RxJS Essentials. Part 1: Basic terms

Today, I’m starting a series of articles about programming with reactive extensions. This series is about the JavaScript RxJS library, but in the future, I’m planning to write a similar series about the RxJava – one of the Java versions of reactive extensions.

The first library of reactive extensions (Rx) was created by Erik Mejier in 2009. Rx.Net meant to be used for the apps written using the Microsoft’s .Net technology. Then the Rx extensions were ported to multiple languages, and in the JavaScript world, RxJS 5 is the current version of this library.

Let’s see what being reactive means in programming by considering a simple example.

let a1 = 2;

let b1 = 4;


let c1 = a1 + b1;  // c1 = 6

 

This code adds the values of the variables a1 and b1, and c1 is equal 6. Now let’s add a couple of lines to this code modifying the values of a1 and b1:

let a1 = 2;

let b1 = 4;


let c1 = a1 + b1;  // c1 = 6

 

a1 = 55;       // c1 = 6 but should be 59 
    
b1 = 20;       // c1 = 6 but should be 75

While the values of a1 and b1 changed, c1 didn’t react to these changes and its value is still 6. Of course, you can write a function that adds a1 and b1 and invokes it to get the latest value of c1, but this would be an imperative style of coding where you dictate when to invoke a function to calculate the sum.

Wouldn’t it be nice if c1 would be automatically recalulated on any a1 or b1 changes? Think of any spreadsheet program like Microsoft Excel, where you could put a formula =sum(a1, b1) into the c1 cell, and c1 would react immediately on the changes in a1 and b1. In other words, you don’t need to click on any button to refresh the value of c1 – the data are pushed to this sell.

In the reactive style of coding (as opposed to imperative one), the changes in data drive the invocation of your code. Reactive programming is about creating responsive event-driven applications, where an observable event stream is pushed to subscribers, which observe and handle the events.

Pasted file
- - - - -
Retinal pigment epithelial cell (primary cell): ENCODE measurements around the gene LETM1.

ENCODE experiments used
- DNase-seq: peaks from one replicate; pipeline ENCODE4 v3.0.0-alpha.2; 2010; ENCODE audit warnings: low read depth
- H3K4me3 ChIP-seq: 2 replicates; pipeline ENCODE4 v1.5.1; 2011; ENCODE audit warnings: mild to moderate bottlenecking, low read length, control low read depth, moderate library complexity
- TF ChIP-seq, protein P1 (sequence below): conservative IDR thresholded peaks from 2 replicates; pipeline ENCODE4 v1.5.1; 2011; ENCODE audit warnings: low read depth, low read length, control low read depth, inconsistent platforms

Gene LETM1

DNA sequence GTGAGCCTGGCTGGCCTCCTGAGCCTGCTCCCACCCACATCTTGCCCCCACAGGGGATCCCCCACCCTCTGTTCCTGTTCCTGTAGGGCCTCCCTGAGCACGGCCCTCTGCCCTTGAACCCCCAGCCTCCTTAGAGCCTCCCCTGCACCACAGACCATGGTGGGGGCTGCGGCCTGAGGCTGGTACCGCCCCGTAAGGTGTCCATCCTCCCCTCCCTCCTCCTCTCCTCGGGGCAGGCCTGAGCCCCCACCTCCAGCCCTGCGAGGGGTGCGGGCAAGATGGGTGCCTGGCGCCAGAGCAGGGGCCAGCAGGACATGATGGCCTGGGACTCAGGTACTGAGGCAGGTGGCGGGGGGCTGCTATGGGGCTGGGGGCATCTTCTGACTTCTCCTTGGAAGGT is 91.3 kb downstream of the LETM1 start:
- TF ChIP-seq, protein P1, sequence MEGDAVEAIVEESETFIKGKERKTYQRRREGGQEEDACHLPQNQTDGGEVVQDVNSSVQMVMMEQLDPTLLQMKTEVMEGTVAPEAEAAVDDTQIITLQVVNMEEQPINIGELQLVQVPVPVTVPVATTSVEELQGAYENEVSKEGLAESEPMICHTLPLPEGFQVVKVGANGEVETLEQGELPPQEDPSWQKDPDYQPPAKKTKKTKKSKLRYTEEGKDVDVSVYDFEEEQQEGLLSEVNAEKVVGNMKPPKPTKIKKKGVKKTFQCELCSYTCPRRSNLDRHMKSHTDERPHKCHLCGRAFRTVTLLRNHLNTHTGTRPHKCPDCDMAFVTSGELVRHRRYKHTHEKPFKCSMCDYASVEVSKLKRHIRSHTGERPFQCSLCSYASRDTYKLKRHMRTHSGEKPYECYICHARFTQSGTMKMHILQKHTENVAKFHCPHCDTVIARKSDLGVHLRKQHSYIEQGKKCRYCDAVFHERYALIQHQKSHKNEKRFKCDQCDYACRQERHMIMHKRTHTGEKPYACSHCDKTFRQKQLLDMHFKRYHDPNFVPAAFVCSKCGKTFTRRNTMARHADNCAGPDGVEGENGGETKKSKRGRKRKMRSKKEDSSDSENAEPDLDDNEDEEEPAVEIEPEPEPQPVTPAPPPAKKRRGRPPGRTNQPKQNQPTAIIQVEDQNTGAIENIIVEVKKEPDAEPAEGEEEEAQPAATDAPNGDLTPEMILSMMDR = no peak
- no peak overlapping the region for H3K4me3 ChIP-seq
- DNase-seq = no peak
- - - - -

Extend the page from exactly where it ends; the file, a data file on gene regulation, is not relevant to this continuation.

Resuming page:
In software engineering, Observer/Observable is a well-known pattern, and it’s a good fit in any asynchronous processing scenario. But reactive programming is a lot more than just an implementation of the Observer/Observable pattern. The observable streams can be canceled, they can notify about the end of a stream, and the data pushed to the subscriber can be transformed on the way from the data producer to the subscriber by applying one or more composable operators (you’ll see some of them in Part 2 of this series).

Getting familiar with RxJS terminology

We want to observe data, which means that there is some data producer that can be a server sending data using HTTP or WebSockets, a UI input field where the user enters some data, an accelerometer in a smart phone, et al. An observable is a function (or an object) on the client that gets the producer’s data and pushes them to the subscriber(s). UI An observer is an object (or a function) that knows how to handle the data elements pushed by the observable.

Hot and cold observables

There are two types of observables: hot and cold. The main difference is that a cold observable creates a data producer for each subscriber, while a hot observable creates a data producer first, and each subscriber gets the data from one producer starting from the moment of subscription.

Let’s compare watching a movie on Netflix vs going into a movie theater. Think of yourself as an observer. Anyone who decided to watch “Mission Impossible” on Netflix will get the entire movie regardless of when he or she hit the button play. Netflix creates a new producer to stream a movie just for you. This is a cold observable.

If you go to a movie theater and the showtime is 4PM, “the producer is created” at 4PM and the streaming begins. If some people (subscribers) were late to the show, they missed the beginning of the movie and will watch it starting from the moment of arrival. This is hot observable.

A cold observable starts producing data when some code invokes a subscribe() function on it. For example, your app may declare an observable providing a URL on the server to get certain products. The actual request will be made only when you subscribe to it. If another script will make the same request to the server, it’ll get the same set of data.